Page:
This should have been a blog post, but I got lazy and wrote a plaintext document instead.

For twitter, context matters: 90% of a tweet is metadata and 10% is text. That’s measured by (an approximation of) information content; by raw data size, it’s 95/5.

Nice! Compressibility’s totally the way to measure this. The only question is what scale you do the compression on.

With these implementations like zip, we wind up providing upper bounds on the amount of information. PPM with longer contexts is even better, but they still don’t get close to simple smoothed language models due to online constraints. There are some really cool hierarchical Bayesian language model with non-parametrics that are even better that Frank Wood, Nick Bartlett, David Pfau, Yee Whye Teh and a few others developed:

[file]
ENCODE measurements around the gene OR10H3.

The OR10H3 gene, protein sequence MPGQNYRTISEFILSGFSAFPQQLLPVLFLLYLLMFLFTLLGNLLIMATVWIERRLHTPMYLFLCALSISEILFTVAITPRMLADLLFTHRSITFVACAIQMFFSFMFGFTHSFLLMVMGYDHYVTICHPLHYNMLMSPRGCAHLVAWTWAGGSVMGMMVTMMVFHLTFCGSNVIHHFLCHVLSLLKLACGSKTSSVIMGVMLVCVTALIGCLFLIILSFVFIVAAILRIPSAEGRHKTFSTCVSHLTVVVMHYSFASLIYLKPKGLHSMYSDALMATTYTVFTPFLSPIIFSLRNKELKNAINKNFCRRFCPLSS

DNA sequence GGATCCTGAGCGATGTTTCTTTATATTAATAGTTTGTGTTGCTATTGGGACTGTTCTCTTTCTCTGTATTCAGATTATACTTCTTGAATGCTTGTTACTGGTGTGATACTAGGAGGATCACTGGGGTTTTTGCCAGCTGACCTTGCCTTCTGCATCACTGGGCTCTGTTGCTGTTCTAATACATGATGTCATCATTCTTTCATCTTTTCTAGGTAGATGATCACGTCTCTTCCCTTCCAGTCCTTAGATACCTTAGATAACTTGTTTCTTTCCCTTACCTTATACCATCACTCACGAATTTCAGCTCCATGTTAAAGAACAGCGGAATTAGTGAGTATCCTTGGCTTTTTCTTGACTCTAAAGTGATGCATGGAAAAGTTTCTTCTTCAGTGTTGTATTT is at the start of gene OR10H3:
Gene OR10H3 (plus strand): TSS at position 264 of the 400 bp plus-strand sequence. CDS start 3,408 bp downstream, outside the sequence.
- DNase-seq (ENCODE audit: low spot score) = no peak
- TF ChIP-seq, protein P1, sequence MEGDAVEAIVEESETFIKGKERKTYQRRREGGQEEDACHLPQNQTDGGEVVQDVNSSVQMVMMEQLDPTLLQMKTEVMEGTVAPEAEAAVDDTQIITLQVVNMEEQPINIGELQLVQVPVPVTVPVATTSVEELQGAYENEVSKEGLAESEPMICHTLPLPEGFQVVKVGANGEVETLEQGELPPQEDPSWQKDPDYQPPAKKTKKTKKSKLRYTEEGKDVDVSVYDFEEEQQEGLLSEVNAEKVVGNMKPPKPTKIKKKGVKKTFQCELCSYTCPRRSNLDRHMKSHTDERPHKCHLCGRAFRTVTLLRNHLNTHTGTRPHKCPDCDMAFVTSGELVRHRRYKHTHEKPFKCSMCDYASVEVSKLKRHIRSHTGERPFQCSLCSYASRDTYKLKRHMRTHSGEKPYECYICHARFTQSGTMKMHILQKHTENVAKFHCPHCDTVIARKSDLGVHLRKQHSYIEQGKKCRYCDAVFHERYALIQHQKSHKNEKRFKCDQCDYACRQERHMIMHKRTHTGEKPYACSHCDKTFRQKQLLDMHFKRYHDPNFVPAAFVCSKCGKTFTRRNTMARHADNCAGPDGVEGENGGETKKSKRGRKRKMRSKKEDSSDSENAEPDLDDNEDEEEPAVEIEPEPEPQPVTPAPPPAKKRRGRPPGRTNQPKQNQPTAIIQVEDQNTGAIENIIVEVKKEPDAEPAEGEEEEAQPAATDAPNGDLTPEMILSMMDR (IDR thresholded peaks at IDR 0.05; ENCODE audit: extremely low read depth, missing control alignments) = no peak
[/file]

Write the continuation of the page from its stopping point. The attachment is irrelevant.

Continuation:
http://www.stat.columbia.edu/~fwood/Papers/Bartlett-DCC-2011.pdf

Thanks for the comment Bob, I really appreciate it. Somehow I missed the literature that compares PPM to what are now standard smoothed LM’s. That paper looks great.